Media and entertainment mid-cap World Wrestling Entertainment Inc. (NYSE: WWE)
has been trying to grapple its way out of a price consolidation that began in mid-August as a broader market rally tapped out. On Tuesday, WWE rallied to its highest closing price in over three years. Along with Liberty Media’s three tracking stocks, Liberty SiriusXM Group (NASDAQ: LSXMA)
, Formula One Group (NASDAQ: FWONA)
and The Liberty Braves Group (NASDAQ: BATRA)
, WWE has been outpacing the majority of stocks.
Widely held media stocks such as Walt Disney (NYSE: DIS) and Sony Group (NYSE: SONY) have been underperforming WWE and the Liberty Media properties.
Connecticut-based WWE has a market capitalization of $5.51 billion. It’s a component of the S&P 400 mid-cap index, tracked by several ETFs, including the SPDR Portfolio S&P 400 Mid Cap ETF (NYSEARCA: SPMD).
WWE has had three quarters in a row of earnings increases and five quarters of revenue growth despite corporate distractions, such as the departure of WWE CEO and founder Vince McMahon. His separation from the company was labeled "retirement," though it occurred amid allegations of sexual misconduct and the discovery of $19.6 in unrecorded expenses attributed to McMahon. Following McMahon’s exit, his daughter, Stephanie McMahon, and Nick Khan were named co-CEOs. Stephanie’s husband, Paul "Triple H" Levesque, a former wrestler, was named chief content officer last month. He had already been in creative and marketing roles with the company and will assume some of the creative tasks Vince McMahon had previously handled.
The executive shuffles led to speculation that the company may be setting itself up for a sale, although nothing has been formally announced.
A new chief executive (or two) may initially lead to stock-price volatility as there’s uncertainty about the company’s strategic direction. However, it often means there’s a breath of fresh air, with stale initiatives (or scandals) being ushered out and new, high-potential projects being launched.
Since the new CEOs stepped into the arena, the stock is up nearly 51% year-to-date with a three-month gain of 18.67%.
The company reported second-quarter results on August 16. Earnings came in at $0.59 per share, up 40% from the year-earlier quarter and topping analysts’ views by $0.03. Revenue of $328 million also exceeded expectations, according to MarketBeat data. That was a 24% increase on the top line.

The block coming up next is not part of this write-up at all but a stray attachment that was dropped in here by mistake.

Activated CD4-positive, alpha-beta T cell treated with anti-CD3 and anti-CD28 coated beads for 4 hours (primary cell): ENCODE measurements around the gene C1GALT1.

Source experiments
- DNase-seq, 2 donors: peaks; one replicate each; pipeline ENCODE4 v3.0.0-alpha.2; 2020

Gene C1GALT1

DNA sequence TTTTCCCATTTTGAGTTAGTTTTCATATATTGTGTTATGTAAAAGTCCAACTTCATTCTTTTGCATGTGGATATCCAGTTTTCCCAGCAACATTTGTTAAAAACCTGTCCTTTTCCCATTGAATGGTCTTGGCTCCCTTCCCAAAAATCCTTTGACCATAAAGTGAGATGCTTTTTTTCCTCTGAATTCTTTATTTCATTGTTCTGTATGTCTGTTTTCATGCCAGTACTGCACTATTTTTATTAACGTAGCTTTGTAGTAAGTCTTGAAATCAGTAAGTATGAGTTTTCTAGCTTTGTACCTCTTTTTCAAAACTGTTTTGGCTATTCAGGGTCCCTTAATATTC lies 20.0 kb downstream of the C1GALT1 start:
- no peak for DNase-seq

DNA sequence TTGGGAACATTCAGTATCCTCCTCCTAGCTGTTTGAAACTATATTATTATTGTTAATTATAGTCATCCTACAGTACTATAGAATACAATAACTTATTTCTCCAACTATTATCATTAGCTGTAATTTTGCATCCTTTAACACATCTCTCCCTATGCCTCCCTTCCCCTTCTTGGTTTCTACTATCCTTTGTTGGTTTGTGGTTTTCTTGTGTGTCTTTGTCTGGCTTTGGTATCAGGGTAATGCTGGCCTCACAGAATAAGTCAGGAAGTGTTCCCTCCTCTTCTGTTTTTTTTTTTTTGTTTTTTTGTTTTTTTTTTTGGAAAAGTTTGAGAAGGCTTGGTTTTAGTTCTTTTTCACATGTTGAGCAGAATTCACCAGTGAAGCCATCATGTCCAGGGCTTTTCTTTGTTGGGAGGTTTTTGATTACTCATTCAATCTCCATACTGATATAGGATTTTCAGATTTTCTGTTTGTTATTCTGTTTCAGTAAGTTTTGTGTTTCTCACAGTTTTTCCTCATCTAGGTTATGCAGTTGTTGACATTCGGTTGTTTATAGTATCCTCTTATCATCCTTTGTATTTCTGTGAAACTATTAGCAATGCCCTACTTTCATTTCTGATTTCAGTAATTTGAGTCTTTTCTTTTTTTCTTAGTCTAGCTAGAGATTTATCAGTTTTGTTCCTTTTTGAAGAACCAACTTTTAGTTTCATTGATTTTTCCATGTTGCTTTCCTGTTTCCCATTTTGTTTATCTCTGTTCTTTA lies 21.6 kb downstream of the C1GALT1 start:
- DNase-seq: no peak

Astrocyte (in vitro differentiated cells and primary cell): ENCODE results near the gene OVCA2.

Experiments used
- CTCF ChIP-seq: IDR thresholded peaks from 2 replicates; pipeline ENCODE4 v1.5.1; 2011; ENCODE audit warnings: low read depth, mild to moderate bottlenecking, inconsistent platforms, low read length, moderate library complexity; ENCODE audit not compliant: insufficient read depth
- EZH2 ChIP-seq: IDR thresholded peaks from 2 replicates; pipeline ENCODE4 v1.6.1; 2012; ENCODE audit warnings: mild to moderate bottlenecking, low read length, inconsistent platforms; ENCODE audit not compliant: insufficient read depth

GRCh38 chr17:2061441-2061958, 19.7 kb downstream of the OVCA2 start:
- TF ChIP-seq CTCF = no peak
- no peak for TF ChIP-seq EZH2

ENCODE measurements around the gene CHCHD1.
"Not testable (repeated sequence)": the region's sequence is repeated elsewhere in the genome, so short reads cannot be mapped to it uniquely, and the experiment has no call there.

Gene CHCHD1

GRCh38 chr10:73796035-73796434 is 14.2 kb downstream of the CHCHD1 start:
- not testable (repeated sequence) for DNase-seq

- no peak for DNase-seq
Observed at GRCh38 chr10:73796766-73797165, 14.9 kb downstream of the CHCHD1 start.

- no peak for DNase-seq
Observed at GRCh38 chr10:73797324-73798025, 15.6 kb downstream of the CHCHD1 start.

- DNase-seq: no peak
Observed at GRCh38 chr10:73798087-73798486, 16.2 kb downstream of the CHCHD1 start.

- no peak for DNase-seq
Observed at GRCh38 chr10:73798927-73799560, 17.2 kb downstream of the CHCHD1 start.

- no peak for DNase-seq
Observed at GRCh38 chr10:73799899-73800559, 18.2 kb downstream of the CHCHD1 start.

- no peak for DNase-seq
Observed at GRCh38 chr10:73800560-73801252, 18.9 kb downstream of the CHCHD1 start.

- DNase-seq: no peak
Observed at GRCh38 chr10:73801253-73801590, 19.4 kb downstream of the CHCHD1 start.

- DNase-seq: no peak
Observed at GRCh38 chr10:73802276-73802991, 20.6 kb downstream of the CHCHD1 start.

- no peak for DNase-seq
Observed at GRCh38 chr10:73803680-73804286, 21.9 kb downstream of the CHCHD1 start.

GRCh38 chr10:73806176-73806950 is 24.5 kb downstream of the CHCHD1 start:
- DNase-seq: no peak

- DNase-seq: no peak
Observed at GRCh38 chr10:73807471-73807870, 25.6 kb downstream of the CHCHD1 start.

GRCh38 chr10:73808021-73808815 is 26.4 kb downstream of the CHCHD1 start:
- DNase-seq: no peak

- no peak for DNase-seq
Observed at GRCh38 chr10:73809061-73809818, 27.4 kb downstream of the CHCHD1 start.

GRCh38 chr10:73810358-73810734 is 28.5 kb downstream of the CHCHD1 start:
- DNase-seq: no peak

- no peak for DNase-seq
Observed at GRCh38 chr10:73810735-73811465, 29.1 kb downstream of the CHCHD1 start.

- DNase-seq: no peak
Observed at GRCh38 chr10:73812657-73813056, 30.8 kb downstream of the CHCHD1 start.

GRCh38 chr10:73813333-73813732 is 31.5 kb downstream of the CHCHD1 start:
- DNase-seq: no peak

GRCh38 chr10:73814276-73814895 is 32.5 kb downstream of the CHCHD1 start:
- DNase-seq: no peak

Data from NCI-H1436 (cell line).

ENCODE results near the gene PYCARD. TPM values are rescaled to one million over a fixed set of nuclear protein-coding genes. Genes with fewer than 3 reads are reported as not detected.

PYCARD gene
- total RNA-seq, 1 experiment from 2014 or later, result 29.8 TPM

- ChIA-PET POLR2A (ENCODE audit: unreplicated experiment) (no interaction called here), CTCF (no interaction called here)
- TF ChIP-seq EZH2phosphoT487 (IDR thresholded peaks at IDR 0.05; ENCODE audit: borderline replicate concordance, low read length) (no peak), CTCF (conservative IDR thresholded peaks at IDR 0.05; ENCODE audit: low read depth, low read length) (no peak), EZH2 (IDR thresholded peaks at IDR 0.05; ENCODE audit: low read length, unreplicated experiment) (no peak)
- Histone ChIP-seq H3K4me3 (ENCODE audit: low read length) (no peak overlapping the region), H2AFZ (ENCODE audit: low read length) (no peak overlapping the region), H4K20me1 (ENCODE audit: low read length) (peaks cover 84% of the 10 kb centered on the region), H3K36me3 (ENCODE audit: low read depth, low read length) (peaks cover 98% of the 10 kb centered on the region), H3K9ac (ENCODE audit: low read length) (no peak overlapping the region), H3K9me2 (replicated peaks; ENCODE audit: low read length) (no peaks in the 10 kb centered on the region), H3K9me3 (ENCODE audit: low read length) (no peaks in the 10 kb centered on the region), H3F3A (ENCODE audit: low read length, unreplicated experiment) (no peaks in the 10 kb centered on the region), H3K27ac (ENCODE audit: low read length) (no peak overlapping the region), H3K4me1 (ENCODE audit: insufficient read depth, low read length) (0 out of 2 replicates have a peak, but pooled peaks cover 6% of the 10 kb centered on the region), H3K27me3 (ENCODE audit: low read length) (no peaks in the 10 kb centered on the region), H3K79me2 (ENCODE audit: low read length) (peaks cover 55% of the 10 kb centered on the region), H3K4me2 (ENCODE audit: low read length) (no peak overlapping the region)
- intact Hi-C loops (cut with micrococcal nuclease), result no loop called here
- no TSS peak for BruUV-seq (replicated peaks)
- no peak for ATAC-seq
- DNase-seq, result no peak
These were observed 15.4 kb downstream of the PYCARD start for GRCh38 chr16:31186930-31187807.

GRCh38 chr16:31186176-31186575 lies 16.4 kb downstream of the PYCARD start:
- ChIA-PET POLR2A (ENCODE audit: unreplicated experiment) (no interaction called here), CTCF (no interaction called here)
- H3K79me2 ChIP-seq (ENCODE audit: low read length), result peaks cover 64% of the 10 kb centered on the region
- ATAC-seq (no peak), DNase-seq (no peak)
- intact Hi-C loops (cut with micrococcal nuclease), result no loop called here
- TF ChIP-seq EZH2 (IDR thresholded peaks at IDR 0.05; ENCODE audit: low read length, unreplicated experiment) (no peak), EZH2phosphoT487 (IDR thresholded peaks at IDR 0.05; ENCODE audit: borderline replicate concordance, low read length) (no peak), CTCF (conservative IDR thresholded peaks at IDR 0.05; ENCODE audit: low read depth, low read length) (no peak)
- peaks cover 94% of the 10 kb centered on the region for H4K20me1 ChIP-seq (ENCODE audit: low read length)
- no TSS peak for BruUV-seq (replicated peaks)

WWE raised its full-year guidance, saying it now expects operating income before depreciation and amortization (OIBDA) between $370 to $385 million, up from previous guidance of $360 to $375 million.
“This range of anticipated performance reflects the continued ramp-up of live events, including large-scale international events and increased monetization of content, partially offset by increased production,” the company said in the earnings release.
For the third quarter, which ended on September 30, WWE now expects adjusted OIBDA to fall in a range between $70 million and $80 million. It’s expected to report third quarter results on November 15, with Wall Street eyeing earnings of $0.47 per share on revenue of $276.81 million.
The company has been growing its international business by forging streaming partnerships with Disney and Comcast’s (NASDAQ: CMCSA) NBCUniversal, among others.
According to MarketBeat analyst data, the consensus rating on WWE is “hold,” with a price target of $77.80, a 4% upside.
On Wednesday, the stock initially moved higher, defying the broad-market pullback. However, WWE ended the session lower, declining $0.39, or 0.53%, to $73.73.
It cleared its previous structure high of $75.23 shortly before 1 p.m. Eastern, then retreated. It’s not uncommon to stocks pass a potential buy point and then pull back. Market conditions at the moment don’t support the notion of jumping into a breakout with high conviction the stock will continue advancing.
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